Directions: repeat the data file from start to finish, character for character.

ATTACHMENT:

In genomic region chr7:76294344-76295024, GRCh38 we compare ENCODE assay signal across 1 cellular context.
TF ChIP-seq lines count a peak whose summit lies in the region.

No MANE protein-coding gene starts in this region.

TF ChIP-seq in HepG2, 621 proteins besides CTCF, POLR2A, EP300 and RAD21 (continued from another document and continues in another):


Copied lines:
In genomic region chr7:76294344-76295024, GRCh38 we compare ENCODE assay signal across 1 cellular context.
TF ChIP-seq lines count a peak whose summit lies in the region.

No MANE protein-coding gene starts in this region.

TF ChIP-seq in HepG2, 621 proteins besides CTCF, POLR2A, EP300 and RAD21 (continued from another document and continues in another):